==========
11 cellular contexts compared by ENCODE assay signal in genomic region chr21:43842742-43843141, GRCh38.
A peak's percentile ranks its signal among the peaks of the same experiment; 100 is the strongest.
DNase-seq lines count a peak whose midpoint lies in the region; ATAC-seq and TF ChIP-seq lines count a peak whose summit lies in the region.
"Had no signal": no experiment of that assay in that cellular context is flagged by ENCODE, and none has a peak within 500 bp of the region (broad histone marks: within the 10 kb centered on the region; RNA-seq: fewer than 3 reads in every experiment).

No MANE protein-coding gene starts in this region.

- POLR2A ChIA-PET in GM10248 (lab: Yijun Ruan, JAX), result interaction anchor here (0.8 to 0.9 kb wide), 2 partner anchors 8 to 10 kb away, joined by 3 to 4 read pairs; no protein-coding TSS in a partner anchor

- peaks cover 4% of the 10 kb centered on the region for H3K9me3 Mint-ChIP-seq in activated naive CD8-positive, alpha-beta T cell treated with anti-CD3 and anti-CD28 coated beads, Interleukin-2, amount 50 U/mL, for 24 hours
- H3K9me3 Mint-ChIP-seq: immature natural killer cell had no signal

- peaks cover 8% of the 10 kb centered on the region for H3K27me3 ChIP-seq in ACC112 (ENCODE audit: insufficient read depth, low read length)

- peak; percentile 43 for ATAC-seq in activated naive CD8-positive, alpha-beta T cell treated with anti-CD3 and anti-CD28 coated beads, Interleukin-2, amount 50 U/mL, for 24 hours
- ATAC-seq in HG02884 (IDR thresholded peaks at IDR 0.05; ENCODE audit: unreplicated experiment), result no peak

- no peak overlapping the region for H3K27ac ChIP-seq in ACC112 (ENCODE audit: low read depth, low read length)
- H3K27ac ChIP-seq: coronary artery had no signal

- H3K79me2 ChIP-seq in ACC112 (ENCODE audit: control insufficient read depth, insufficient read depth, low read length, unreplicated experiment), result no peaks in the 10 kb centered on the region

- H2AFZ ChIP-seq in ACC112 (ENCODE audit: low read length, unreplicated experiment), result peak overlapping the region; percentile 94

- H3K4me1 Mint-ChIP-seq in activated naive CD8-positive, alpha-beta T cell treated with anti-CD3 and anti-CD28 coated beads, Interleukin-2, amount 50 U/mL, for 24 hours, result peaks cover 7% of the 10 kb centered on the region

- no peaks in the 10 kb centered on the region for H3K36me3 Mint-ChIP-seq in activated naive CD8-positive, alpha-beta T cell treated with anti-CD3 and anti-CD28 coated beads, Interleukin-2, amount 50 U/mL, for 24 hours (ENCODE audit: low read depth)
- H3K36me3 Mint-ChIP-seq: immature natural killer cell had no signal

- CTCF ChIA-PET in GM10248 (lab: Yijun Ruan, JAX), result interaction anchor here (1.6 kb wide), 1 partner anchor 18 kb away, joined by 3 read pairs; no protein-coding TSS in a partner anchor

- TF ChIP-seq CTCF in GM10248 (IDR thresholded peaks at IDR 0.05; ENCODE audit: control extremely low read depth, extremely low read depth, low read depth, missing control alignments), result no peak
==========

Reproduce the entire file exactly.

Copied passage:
11 cellular contexts compared by ENCODE assay signal in genomic region chr21:43842742-43843141, GRCh38.
A peak's percentile ranks its signal among the peaks of the same experiment; 100 is the strongest.
DNase-seq lines count a peak whose midpoint lies in the region; ATAC-seq and TF ChIP-seq lines count a peak whose summit lies in the region.
"Had no signal": no experiment of that assay in that cellular context is flagged by ENCODE, and none has a peak within 500 bp of the region (broad histone marks: within the 10 kb centered on the region; RNA-seq: fewer than 3 reads in every experiment).

No MANE protein-coding gene starts in this region.

- POLR2A ChIA-PET in GM10248 (lab: Yijun Ruan, JAX), result interaction anchor here (0.8 to 0.9 kb wide), 2 partner anchors 8 to 10 kb away, joined by 3 to 4 read pairs; no protein-coding TSS in a partner anchor

- peaks cover 4% of the 10 kb centered on the region for H3K9me3 Mint-ChIP-seq in activated naive CD8-positive, alpha-beta T cell treated with anti-CD3 and anti-CD28 coated beads, Interleukin-2, amount 50 U/mL, for 24 hours
- H3K9me3 Mint-ChIP-seq: immature natural killer cell had no signal

- peaks cover 8% of the 10 kb centered on the region for H3K27me3 ChIP-seq in ACC112 (ENCODE audit: insufficient read depth, low read length)

- peak; percentile 43 for ATAC-seq in activated naive CD8-positive, alpha-beta T cell treated with anti-CD3 and anti-CD28 coated beads, Interleukin-2, amount 50 U/mL, for 24 hours
- ATAC-seq in HG02884 (IDR thresholded peaks at IDR 0.05; ENCODE audit: unreplicated experiment), result no peak

- no peak overlapping the region for H3K27ac ChIP-seq in ACC112 (ENCODE audit: low read depth, low read length)
- H3K27ac ChIP-seq: coronary artery had no signal

- H3K79me2 ChIP-seq in ACC112 (ENCODE audit: control insufficient read depth, insufficient read depth, low read length, unreplicated experiment), result no peaks in the 10 kb centered on the region

- H2AFZ ChIP-seq in ACC112 (ENCODE audit: low read length, unreplicated experiment), result peak overlapping the region; percentile 94

- H3K4me1 Mint-ChIP-seq in activated naive CD8-positive, alpha-beta T cell treated with anti-CD3 and anti-CD28 coated beads, Interleukin-2, amount 50 U/mL, for 24 hours, result peaks cover 7% of the 10 kb centered on the region

- no peaks in the 10 kb centered on the region for H3K36me3 Mint-ChIP-seq in activated naive CD8-positive, alpha-beta T cell treated with anti-CD3 and anti-CD28 coated beads, Interleukin-2, amount 50 U/mL, for 24 hours (ENCODE audit: low read depth)
- H3K36me3 Mint-ChIP-seq: immature natural killer cell had no signal

- CTCF ChIA-PET in GM10248 (lab: Yijun Ruan, JAX), result interaction anchor here (1.6 kb wide), 1 partner anchor 18 kb away, joined by 3 read pairs; no protein-coding TSS in a partner anchor

- TF ChIP-seq CTCF in GM10248 (IDR thresholded peaks at IDR 0.05; ENCODE audit: control extremely low read depth, extremely low read depth, low read depth, missing control alignments), result no peak